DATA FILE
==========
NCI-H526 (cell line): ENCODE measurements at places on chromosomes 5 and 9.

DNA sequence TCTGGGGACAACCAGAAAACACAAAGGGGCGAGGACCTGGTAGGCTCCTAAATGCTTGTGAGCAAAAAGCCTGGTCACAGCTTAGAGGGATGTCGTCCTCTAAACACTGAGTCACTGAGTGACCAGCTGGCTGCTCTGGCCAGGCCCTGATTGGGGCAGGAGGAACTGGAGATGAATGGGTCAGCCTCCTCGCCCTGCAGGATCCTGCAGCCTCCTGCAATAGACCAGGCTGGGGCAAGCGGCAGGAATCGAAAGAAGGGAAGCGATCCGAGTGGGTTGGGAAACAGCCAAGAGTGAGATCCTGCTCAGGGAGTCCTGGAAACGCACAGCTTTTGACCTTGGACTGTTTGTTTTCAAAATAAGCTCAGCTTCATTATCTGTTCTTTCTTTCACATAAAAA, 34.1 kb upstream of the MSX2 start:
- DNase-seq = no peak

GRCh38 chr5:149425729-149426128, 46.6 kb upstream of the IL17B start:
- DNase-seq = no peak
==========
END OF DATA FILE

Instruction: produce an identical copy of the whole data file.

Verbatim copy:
NCI-H526 (cell line): ENCODE measurements at places on chromosomes 5 and 9.

DNA sequence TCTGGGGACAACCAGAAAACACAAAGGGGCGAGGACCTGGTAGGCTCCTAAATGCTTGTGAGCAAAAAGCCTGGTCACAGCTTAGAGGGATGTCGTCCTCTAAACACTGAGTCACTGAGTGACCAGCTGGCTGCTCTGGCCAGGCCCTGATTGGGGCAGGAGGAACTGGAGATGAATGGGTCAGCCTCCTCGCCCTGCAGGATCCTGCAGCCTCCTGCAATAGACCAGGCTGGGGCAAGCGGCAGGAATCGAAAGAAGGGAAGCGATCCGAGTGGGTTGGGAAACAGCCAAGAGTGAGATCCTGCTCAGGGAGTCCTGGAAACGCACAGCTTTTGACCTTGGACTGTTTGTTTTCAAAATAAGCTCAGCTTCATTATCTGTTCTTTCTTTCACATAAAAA, 34.1 kb upstream of the MSX2 start:
- DNase-seq = no peak

GRCh38 chr5:149425729-149426128, 46.6 kb upstream of the IL17B start:
- DNase-seq = no peak